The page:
TRIPOLI (Reuters) - Muammar Gaddafi pressed an offensive against rebel forces, and his supporters burned Western embassies after the Libyan leader survived a NATO airstrike that officials said killed his son and three grandchildren.
Funerals were expected to be held on Monday, an occasion that might bring an awaited appearance or declaration by Gaddafi who authorities say was in the Tripoli house when it was destroyed by at least three missiles late on Saturday.
Gaddafi, fighting a rebellion against his authoritarian 41-year rule since mid-February, has not been seen in public since the attack, though a spokesman said he was unhurt. His son Saif al-Arab, 29, was killed with three young grandchildren.
The embassies of Britain and Italy were attacked and burnt, along with the U.S. commercial and consular affairs department after Gaddafi loyalists were shown on Libyan television vowing vengeance. The buildings had been vacated weeks earlier.
Deputy Foreign Minister Khaled Kaim said the strikes were a fourth attempt to assassinate Gaddafi. He denied allegations in some media that the deaths had been fabricated to discredit NATO. The alliance said it hit a command and control centre.
Any appearance of an assassination attempt against Gaddafi is likely to lead to accusations the British and French-led strikes are exceeding the U.N. mandate to protect civilians.
French surgeon Gerrard Le Clouerec, who does not work for the Libyan government, was asked to independently identify the bodies of Saif al-Arab and two children. He said all three had died due to a blast. He said the children’s faces had been obliterated by the blast so they were difficult to identify.
Le Clouerec said he also saw the body of a young man of about 30, with a beard and a thin moustache whose face matched a photograph he had been shown of Saif al-Arab.
Gaddafi’s forces fired rockets at the port in Misrata on Sunday as an aid ship was trying to unload, rebels said, and the shelling forced two other vessels to wait offshore. The port is the lifeline for Misrata which has been under siege for weeks.
“Shelling the port is disastrous for us because it will sabotage all the humanitarian aid we are getting,” said rebel spokesman, Ahmed Hassan. “God help us if this happens. God protect our port.”
Libyan state television said the port was shelled to stop NATO from delivering weapons to the insurgents. The rebel spokesman said that was a lie.
Rights groups say hundreds of people, including many civilians, have been killed in Misrata, about 200 km (130 miles) east of Tripoli. Officials in Tripoli deny targeting civilians, and say they are fighting armed gangs and al Qaeda sympathisers.
Rebels have repelled government troops from the centre of Libya’s third largest city in recent days and now say they have gone on the offensive to try to capture Misrata airport.
The frontline in eastern Libya has been static west of the town of Ajdabiyah for a week with government troops digging in and rebels attempting to train and regroup.
In the west, Libyan government forces are fighting to dislodge rebels from the Western Mountains after they seized control last month of the Dehiba-Wazin crossing, opening a passage for food, fuel and medicine.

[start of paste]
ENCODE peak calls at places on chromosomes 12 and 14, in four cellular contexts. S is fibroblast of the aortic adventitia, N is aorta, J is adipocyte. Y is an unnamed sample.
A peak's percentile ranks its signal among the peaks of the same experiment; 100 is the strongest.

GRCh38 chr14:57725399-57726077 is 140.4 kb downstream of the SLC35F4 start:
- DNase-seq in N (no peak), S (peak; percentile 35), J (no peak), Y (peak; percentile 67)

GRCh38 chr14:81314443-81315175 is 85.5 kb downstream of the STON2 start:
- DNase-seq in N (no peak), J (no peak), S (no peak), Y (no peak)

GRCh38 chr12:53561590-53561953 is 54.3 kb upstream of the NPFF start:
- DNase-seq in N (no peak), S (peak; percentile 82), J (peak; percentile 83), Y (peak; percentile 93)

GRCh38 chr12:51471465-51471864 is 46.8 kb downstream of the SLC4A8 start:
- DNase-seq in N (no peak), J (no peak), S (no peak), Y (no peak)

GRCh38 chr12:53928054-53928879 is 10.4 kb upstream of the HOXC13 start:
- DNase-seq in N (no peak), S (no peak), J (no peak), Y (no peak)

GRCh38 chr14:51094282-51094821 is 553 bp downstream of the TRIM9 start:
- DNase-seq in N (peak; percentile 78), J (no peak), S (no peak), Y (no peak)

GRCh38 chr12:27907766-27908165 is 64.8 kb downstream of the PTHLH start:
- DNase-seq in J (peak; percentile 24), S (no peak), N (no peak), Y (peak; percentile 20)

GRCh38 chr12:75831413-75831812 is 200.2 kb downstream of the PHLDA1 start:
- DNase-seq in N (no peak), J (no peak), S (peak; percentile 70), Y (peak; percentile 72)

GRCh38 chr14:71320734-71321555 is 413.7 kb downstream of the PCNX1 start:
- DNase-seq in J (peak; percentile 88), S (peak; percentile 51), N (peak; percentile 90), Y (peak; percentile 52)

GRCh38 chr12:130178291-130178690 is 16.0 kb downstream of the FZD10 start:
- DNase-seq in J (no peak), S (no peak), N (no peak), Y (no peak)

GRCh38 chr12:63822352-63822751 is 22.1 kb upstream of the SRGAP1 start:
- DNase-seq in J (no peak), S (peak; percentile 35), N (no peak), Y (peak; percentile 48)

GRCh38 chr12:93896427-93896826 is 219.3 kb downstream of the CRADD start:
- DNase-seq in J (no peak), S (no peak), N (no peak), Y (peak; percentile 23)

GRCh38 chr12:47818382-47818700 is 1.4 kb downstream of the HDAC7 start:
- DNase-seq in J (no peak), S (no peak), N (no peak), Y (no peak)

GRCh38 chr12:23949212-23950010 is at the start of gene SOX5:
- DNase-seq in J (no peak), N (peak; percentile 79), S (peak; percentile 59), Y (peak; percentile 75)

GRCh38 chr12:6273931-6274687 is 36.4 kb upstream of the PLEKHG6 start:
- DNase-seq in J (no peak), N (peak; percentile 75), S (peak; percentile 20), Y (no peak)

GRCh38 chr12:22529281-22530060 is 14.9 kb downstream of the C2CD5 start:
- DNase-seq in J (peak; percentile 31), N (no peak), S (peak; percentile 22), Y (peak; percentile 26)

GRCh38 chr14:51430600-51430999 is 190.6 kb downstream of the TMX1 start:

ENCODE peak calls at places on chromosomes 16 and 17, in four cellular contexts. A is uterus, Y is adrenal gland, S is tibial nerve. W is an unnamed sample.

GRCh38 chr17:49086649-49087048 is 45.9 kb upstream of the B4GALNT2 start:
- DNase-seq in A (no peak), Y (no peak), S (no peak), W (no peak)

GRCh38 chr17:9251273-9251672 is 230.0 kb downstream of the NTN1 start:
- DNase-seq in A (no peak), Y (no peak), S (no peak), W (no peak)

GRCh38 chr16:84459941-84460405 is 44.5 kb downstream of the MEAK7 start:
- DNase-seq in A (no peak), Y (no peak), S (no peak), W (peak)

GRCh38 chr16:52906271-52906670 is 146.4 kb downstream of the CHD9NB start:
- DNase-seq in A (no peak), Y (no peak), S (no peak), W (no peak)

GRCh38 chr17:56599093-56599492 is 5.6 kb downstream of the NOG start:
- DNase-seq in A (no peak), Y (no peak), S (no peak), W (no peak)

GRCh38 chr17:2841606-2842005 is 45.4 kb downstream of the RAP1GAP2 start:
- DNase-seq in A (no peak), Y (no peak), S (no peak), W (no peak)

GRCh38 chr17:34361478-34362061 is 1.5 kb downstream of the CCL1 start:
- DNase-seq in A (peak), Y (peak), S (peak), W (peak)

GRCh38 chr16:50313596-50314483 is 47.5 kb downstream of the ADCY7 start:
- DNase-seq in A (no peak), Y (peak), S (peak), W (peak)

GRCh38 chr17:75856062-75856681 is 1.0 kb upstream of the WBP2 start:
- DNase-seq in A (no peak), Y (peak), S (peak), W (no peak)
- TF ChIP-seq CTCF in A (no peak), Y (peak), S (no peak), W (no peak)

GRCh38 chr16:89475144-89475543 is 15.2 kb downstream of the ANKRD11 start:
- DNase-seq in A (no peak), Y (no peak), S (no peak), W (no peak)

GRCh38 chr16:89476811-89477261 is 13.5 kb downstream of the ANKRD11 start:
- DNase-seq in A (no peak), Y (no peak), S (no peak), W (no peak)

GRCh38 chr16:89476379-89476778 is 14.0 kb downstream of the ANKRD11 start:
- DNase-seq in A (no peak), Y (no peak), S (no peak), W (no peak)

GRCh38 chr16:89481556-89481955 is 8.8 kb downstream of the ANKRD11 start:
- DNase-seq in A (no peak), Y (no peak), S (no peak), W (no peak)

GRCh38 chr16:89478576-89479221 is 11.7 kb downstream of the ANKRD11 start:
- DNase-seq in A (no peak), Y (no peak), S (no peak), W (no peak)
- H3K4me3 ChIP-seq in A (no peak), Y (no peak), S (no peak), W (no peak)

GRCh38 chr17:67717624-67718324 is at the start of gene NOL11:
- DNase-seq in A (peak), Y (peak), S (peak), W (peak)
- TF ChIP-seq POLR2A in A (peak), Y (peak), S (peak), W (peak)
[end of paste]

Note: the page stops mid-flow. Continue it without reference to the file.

The sound of heavy bombardment and small arms fire echoed through the mountains on the Libyan side of the border.
Artillery shells fell on and around the town of Dehiba on the Tunisian side of the border, residents told Reuters, the site of an incursion on Friday by forces loyal to Gaddafi that provoked fury in Libya’s western neighbour.
Refugees poured across the border into Tunisia on Sunday.
“I never thought I would have to leave my house but today, at the age of 80, I find myself forced to flee with my family, without taking any possessions and without knowing where I’m going to stay here in Tunisia,” said a Libyan man who fled the rebel-held town of Zintan.
Britain expelled the Libyan ambassador and Italy condemned the attack on its embassy as a grave and vile act. Most Western countries closed their embassies in Tripoli before the NATO military intervention began several weeks ago.
Deputy Foreign Minister Kaim called the attacks on the embassies “a regrettable action. These actions happened after 3:30 in the morning. That’s why our police force were outnumbered by the number of demonstrators.”
The United Nations withdrew its international staff from Tripoli after a crowd entered their compound.
“A crowd of people entered a U.N. compound and some vehicles were taken. All U.N. staff are safe and accounted for,” Martin Nesirky, a U.N. spokesman, said. “The decision to leave the country was based on the overall security situation in Tripoli.”
The U.N. sent international staff to Tripoli only last month after it reached an agreement with the Libyan government on a humanitarian presence. These staffers would now cover Western Libya from neighbouring Tunisia, the United Nations said.
“They have the right to do so because of what happened this morning,” Kaim said. “My understanding is it is a temporary withdrawal.”
(Additional reporting by Tarek Amara and Abdelaziz Boumzar in Dehiba, Deepa Babington and Michael Georgy in Benghazi, Matthew Tostevin in Tunis, Hamid Ould Ahmed in Algiers; Writing by Jon Hemming; Editing by Sanjeev Miglani)